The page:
The plots to save our soils

05December

The plots to save our soils

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World Soil Day, (5th December) is the one day in the year that the United Nations asks us all to think about the role of soil in our daily lives and how it protects us from many environmental problems.  If we look to the problems of food supply, flooding, and climate change, many of the answers lie in the soil.   This fragile crust of soil is complex and still mysterious, but every year scientific research reveals more about its importance to supporting our lives on earth.

As part of that scientific research, the RECARE project has gathered scientists from across Europe to find practical answers to sustaining healthy soil.  From Iceland to Cyprus the research team are testing solutions to urgent problems of soil management, these trials are devised by the scientists working with local farmers and land managers.

Across Europe, test plots are being used to find practical solutions to soil-based problems as diverse as the impacts of wildfire on soil erosion to how to reclaim the soil from the deserts created by arctic winds in Iceland.  Through to cleaning up polluted soils in Romania and Spain through planting trees and using plants to mop up toxic metals.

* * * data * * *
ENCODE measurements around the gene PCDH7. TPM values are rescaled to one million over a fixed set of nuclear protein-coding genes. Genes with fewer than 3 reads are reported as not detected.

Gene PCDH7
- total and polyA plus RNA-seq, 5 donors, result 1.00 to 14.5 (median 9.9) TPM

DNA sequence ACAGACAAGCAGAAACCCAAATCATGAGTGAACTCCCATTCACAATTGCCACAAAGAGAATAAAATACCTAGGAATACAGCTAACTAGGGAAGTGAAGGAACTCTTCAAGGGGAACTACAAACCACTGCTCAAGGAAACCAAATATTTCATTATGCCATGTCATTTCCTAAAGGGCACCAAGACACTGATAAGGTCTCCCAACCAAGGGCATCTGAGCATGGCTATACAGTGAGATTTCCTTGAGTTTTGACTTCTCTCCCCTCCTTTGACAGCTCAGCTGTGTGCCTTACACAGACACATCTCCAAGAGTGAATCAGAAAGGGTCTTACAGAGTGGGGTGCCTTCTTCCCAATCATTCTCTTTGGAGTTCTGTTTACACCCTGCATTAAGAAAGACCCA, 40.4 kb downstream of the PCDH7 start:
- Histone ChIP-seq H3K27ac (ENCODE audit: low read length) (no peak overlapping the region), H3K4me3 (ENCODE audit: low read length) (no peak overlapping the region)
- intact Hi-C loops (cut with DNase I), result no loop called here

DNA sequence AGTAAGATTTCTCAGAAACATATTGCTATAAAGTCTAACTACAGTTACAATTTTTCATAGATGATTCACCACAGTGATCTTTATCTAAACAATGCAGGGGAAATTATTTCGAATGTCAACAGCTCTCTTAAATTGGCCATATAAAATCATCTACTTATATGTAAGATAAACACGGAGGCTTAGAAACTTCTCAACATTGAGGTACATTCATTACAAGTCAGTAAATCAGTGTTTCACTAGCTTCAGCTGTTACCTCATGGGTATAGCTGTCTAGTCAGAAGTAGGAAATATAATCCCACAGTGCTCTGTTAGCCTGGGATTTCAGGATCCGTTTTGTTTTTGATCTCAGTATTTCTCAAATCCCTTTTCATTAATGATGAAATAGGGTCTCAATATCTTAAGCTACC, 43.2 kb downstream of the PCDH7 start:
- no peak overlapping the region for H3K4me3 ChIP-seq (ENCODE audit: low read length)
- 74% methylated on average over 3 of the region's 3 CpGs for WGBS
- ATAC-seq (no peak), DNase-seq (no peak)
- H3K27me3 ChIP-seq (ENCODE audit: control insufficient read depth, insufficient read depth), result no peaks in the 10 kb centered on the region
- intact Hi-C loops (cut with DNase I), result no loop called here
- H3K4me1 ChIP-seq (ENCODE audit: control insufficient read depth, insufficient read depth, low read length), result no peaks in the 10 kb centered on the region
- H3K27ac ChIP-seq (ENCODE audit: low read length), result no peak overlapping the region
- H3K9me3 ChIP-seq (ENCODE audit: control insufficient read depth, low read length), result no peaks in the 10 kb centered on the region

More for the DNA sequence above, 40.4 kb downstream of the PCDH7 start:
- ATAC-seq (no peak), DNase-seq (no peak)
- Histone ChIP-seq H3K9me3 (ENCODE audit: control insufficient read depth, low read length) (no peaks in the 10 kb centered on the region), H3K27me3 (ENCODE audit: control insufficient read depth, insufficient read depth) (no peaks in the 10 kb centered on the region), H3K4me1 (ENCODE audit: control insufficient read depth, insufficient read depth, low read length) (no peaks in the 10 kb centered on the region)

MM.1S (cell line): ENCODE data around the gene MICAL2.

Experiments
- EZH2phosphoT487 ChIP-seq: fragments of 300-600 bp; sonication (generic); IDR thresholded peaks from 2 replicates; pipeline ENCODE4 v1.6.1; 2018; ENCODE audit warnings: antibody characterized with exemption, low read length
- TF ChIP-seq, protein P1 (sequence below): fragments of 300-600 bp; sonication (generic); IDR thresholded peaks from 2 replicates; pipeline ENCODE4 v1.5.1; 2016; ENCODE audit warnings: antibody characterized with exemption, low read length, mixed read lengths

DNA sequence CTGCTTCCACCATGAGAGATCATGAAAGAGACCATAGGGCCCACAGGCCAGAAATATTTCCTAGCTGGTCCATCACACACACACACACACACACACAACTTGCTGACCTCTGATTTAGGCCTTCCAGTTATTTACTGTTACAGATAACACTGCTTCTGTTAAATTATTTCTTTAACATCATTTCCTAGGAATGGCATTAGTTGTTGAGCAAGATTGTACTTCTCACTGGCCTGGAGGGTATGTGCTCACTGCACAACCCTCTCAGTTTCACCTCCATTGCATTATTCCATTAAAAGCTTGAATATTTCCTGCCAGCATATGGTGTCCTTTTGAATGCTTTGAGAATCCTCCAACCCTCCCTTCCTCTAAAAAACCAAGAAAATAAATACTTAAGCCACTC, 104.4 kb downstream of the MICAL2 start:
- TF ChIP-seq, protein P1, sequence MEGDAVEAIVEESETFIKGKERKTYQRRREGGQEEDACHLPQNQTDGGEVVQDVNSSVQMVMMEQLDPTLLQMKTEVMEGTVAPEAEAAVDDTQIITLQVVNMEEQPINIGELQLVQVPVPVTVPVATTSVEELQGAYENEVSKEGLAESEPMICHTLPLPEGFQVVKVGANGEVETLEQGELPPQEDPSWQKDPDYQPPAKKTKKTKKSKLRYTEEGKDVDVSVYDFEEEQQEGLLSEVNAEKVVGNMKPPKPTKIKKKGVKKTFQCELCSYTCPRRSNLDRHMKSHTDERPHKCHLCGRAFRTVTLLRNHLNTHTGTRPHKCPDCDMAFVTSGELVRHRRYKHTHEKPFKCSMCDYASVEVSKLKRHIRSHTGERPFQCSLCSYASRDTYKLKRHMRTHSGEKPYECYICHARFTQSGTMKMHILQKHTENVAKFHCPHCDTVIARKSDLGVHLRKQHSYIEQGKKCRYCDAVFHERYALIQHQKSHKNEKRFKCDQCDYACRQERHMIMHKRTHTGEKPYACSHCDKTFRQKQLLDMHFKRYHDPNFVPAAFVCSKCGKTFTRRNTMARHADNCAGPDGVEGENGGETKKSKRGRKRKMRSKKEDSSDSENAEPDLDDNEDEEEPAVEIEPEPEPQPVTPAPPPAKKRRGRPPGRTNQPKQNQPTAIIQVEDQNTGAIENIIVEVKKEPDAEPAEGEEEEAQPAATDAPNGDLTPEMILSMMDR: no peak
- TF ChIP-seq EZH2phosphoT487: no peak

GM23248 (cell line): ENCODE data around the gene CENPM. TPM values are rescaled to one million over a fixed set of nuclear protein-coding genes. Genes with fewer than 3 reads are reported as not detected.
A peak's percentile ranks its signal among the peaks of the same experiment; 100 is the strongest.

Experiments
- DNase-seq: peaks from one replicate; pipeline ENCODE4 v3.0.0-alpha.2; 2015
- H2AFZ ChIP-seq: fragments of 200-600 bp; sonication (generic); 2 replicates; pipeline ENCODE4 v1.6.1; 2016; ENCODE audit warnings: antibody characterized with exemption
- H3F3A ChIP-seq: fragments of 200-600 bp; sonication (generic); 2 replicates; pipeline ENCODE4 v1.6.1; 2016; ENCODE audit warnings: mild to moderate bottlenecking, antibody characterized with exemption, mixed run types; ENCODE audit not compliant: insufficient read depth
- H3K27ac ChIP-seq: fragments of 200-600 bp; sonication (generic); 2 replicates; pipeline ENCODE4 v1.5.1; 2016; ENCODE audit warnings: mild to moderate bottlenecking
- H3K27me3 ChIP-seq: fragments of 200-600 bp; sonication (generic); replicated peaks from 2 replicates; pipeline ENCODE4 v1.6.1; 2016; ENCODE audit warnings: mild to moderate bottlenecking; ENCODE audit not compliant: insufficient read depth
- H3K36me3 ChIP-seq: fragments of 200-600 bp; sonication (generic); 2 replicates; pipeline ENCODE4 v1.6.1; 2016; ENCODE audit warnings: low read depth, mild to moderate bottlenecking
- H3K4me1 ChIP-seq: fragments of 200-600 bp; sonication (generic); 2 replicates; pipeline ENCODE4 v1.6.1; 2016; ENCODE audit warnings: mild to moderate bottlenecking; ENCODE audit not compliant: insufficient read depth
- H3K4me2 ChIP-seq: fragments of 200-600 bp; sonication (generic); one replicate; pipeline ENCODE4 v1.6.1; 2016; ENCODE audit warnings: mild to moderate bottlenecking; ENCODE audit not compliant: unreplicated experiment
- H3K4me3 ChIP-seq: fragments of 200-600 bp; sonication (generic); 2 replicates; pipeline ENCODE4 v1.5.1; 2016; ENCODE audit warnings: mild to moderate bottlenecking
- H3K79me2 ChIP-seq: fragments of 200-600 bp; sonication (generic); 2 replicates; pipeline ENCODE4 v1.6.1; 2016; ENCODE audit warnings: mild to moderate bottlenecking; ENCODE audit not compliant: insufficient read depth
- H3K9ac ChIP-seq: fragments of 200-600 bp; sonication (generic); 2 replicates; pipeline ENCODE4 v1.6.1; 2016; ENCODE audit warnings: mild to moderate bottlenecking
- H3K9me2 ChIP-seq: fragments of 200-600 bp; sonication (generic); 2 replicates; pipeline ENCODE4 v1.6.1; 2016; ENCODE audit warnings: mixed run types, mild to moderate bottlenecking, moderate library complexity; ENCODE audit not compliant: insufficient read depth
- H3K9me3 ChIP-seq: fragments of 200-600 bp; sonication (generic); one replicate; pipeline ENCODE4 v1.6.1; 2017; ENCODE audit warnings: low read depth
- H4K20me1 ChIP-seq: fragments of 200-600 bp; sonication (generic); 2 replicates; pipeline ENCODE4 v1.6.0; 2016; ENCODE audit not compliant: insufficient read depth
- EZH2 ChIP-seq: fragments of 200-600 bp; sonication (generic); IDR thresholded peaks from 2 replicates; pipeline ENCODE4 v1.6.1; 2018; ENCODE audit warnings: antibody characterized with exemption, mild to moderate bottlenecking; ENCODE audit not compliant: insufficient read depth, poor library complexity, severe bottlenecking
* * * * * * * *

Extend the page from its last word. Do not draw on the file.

Evenor team, co-leader in Guadiamar Green Corridor Case of Study, with Instituto de Recursos Naturales y Agrobiología de Sevilla (IRNAS), said, “We are excited that the project has reached its mid-point, the community around the trials have been enthusiastic about taking part and making suggestions that we have been able to incorporate into our trails.”

We know that answering practical questions about Soil Contamination is critical not only to people who live in the area, but also to those who are impacted more widely.  Once we have results from our trials, we will then share these not only across Spain but throughout Europe.  Work done here in collaboration with local people is going to have international importance as well as solving our problems through better management of the soil”.

The University of Wageningen in the Netherlands co-ordinates the project, Prof. Ritsema said;

 

“We face many environmental challenges in Europe, but we know that we can manage soil more efficiently, and in doing so stop many of the problems people face.   From landslides in mountainous areas, through to the flooding in cities caused by sealing over the soil, as soil scientists, we are creating many practical solutions.  The RECARE project is working with people who are often affected by damaged soil, and we are using their knowledge to find answers that will make a difference quickly.”

“RECARE is a remarkable collaboration between scientists across Europe; I am sure that in a couple of years, at the end of the project, we will be able to announce a series of steps that can be taken to help preserve soils and protect people from the problems of damaged soil.”

  http://www.recare-hub.eu/
Posted by fj.blanco  Posted on 05 Dec 
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